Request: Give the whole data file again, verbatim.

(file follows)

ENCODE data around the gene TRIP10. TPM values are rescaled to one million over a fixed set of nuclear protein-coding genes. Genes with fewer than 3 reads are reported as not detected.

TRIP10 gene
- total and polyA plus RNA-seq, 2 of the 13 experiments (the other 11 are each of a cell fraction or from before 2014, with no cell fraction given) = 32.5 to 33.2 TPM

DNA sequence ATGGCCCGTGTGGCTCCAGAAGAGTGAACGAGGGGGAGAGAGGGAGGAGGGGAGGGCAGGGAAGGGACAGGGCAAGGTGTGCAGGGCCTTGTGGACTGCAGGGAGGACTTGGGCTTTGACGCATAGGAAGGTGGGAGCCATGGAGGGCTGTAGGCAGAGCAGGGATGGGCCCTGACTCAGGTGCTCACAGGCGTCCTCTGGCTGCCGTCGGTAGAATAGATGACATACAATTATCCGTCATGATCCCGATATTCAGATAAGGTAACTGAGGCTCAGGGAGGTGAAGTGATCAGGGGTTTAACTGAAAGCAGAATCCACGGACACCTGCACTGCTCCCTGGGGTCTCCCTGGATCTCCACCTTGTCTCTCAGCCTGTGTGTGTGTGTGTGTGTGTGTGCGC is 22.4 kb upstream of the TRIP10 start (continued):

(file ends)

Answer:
ENCODE data around the gene TRIP10. TPM values are rescaled to one million over a fixed set of nuclear protein-coding genes. Genes with fewer than 3 reads are reported as not detected.

TRIP10 gene
- total and polyA plus RNA-seq, 2 of the 13 experiments (the other 11 are each of a cell fraction or from before 2014, with no cell fraction given) = 32.5 to 33.2 TPM

DNA sequence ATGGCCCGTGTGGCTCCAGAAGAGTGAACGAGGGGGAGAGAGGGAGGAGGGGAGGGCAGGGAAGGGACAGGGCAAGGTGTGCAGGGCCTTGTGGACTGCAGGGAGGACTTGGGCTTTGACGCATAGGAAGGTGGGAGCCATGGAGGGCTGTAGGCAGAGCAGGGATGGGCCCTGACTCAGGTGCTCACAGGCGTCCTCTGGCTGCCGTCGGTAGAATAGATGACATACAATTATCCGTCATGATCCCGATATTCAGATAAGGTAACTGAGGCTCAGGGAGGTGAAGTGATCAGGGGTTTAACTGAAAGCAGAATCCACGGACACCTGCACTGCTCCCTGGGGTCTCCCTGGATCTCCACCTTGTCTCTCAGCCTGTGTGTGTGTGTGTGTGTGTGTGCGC is 22.4 kb upstream of the TRIP10 start (continued):